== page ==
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Panel says DHS botching cyber security

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Members of a bipartisan commission said Tuesday that Congress should strip the Department of Homeland Security of its lead role in protecting U.S. computer networks, as a government auditor said the department's efforts have been "completely ineffective."

"Our view is that any improvement in the nation´s cyber security must go outside of DHS to be effective," said James Lewis, of the Commission on Cyber-Security for the 44th Presidency, an effort to develop recommendations for the next administration on an issue increasingly seen as a vulnerability for the U.S.

Testifying before the House Homeland Security Committee, David Powner of the Government Accountability Office bluntly told lawmakers DHS is not meeting its mandate for defending the nation´s cyber networks and coordinating with the private sector, which owns almost all of the U.S. Internet infrastructure.

"Clearly our work has demonstrated that DHS has been completely ineffective in fulfilling their role as the cyber-security focal point," he said.

DHS was given the lead role in defending the nation´s civilian computer networks when the department was formed by a merger of 22 federal agencies in 2003, but it has struggled to make progress.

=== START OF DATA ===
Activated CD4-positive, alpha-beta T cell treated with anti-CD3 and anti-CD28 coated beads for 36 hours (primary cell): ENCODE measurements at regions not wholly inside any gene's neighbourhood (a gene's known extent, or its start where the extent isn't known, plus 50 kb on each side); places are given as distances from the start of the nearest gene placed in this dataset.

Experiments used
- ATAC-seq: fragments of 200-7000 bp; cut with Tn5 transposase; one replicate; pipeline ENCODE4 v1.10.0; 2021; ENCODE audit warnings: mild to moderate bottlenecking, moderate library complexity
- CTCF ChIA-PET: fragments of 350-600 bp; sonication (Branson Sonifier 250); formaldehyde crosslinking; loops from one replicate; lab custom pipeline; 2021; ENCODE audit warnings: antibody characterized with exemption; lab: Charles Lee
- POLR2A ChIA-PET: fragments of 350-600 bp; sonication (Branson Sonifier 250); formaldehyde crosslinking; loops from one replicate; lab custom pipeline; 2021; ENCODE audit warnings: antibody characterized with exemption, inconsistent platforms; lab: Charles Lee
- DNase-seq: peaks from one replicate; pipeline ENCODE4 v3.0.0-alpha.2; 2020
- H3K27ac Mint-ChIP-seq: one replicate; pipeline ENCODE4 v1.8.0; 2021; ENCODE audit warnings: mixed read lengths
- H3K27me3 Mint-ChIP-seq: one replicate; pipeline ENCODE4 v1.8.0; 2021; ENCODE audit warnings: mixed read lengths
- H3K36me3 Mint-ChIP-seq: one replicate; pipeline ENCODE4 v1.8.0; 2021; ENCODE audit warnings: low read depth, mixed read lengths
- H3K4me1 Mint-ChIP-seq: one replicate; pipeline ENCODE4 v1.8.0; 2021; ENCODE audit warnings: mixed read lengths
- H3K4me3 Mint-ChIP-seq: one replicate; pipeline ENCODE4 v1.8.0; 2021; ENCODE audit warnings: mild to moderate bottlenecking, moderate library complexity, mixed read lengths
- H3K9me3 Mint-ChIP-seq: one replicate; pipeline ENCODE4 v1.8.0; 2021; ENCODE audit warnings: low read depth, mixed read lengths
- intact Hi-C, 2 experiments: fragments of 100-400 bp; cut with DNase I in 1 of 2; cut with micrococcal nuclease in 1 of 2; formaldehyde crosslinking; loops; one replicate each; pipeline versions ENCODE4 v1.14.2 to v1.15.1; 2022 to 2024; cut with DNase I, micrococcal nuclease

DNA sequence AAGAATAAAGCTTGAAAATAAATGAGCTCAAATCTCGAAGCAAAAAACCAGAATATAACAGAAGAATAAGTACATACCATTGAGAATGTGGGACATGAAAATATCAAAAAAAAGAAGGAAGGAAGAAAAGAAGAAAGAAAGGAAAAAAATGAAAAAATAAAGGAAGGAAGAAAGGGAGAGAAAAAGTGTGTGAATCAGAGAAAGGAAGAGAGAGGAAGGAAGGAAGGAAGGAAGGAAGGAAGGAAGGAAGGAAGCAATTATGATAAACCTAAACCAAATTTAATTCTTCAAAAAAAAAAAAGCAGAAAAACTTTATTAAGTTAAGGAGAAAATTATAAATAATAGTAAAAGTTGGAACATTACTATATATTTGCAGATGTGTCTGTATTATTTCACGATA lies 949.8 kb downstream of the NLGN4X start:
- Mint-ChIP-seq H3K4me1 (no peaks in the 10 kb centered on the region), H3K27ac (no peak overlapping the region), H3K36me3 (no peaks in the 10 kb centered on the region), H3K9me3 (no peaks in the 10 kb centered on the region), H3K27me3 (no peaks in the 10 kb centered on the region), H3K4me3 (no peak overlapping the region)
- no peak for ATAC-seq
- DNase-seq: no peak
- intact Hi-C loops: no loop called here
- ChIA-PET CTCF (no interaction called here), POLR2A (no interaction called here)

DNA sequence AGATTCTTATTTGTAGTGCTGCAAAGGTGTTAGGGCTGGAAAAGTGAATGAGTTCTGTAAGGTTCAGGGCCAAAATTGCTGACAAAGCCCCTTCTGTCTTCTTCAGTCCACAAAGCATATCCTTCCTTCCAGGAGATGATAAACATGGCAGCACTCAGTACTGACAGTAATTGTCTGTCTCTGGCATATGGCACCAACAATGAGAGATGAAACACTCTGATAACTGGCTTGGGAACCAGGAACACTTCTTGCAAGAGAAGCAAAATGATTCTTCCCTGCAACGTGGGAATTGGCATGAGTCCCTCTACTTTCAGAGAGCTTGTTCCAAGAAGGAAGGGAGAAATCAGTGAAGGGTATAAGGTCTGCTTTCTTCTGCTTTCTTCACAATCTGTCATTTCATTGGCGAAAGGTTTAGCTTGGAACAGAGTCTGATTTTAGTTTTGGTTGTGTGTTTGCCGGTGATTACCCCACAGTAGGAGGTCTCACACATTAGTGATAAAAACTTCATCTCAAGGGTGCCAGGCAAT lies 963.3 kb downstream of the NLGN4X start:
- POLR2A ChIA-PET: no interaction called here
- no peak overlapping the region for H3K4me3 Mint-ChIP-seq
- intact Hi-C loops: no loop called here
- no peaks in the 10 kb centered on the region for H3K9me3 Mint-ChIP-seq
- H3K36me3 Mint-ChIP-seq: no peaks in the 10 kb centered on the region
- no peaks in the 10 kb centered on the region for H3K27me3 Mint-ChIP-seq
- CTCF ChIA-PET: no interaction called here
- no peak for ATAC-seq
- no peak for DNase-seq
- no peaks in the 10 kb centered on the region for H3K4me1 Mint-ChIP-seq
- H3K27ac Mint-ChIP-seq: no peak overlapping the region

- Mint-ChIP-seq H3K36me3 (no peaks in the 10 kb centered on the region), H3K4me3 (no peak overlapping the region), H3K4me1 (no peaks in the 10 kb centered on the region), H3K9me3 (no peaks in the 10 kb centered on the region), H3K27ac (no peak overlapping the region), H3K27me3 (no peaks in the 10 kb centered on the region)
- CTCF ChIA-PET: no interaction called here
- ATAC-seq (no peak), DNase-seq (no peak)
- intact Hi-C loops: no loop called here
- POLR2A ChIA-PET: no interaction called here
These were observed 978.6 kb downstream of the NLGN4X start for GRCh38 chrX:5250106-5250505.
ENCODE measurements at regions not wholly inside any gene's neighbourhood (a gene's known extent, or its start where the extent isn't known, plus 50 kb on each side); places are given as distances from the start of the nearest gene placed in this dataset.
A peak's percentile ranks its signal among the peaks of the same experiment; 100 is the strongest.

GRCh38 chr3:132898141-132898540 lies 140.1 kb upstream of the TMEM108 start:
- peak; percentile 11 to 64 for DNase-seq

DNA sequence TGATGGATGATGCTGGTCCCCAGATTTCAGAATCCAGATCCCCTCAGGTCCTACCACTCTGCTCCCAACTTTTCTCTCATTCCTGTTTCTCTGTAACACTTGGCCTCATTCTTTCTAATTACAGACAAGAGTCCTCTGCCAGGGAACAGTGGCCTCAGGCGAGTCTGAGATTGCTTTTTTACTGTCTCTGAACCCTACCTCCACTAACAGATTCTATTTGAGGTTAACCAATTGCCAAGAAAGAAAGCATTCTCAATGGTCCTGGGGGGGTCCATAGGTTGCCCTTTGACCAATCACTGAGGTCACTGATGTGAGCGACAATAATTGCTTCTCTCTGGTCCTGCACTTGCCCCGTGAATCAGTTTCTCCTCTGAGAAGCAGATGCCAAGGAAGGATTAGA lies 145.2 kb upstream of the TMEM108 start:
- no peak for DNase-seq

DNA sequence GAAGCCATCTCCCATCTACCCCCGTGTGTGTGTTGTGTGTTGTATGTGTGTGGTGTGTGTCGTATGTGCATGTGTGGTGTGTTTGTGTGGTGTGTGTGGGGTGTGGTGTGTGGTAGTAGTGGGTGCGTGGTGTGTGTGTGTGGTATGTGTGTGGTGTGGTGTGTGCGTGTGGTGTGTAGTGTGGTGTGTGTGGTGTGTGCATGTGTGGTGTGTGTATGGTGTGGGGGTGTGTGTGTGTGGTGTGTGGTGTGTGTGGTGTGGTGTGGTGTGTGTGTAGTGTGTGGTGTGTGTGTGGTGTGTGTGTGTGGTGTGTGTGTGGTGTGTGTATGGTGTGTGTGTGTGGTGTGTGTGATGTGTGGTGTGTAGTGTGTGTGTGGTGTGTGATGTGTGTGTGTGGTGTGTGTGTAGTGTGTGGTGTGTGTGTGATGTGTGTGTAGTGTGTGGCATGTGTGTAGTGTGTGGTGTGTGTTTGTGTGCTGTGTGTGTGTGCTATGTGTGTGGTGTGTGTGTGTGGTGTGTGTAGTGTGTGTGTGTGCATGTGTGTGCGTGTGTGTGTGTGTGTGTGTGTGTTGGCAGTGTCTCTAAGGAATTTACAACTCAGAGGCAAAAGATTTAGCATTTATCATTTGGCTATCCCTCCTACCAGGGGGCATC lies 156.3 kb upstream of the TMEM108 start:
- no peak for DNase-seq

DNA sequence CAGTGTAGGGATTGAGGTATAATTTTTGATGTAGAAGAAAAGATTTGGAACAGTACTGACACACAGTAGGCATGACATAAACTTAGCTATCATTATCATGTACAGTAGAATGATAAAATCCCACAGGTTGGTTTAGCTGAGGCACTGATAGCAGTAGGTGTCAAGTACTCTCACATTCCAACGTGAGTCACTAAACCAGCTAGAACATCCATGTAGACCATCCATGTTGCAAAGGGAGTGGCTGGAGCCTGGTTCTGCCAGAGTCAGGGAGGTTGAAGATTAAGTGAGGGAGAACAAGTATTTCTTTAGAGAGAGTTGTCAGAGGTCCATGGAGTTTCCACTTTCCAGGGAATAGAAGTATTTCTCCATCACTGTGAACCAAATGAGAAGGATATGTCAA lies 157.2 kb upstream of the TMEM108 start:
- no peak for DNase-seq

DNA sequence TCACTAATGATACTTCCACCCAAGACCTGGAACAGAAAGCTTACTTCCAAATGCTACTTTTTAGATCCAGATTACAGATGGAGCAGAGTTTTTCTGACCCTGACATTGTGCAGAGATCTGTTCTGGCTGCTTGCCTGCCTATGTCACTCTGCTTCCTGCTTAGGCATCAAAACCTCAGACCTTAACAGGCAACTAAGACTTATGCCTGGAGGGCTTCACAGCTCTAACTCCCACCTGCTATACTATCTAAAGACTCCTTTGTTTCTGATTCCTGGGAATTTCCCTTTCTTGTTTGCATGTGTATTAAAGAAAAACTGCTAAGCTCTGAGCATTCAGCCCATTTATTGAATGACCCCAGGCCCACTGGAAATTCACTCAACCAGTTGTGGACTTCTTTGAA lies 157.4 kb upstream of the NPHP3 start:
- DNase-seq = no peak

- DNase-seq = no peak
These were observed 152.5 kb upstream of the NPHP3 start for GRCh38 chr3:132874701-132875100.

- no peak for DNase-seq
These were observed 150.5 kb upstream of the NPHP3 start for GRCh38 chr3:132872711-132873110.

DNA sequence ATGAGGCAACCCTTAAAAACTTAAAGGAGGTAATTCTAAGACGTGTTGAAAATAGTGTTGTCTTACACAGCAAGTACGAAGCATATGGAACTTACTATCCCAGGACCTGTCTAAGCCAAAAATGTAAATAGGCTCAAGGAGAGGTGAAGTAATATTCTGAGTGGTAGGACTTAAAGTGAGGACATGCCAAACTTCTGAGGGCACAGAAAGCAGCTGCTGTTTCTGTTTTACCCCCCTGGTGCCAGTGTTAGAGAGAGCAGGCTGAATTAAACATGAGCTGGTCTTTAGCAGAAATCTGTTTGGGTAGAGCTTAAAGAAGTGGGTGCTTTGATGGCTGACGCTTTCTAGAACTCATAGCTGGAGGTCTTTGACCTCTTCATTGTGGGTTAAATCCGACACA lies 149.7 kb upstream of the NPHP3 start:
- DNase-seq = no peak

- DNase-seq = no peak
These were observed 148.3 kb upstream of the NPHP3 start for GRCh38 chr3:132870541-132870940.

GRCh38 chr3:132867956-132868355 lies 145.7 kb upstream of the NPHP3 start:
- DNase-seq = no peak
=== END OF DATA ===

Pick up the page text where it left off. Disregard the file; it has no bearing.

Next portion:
The issue has been highlighted over the last 18 months by several cyber attacks on small former Soviet nations, allegedly instigated by Moscow, and by extensive data theft from U.S. government systems, which officials have said originates in China.

DHS officials acknowledge that there is room for improvement in their cyber-security work, but argue that they need more time to get it right. Spokeswoman Laura Keehner accused the commission of "political posturing" and "shell games."

"Rearranging the deck chairs is a classic inside-the-Beltway pastime, but all that it ensures ... [is] that in two years the government's cyber efforts will be in the same place," she said, adding that the department was spending billions of dollars and "aggressively hiring several hundred analysts to further our mission of securing critical infrastructure."

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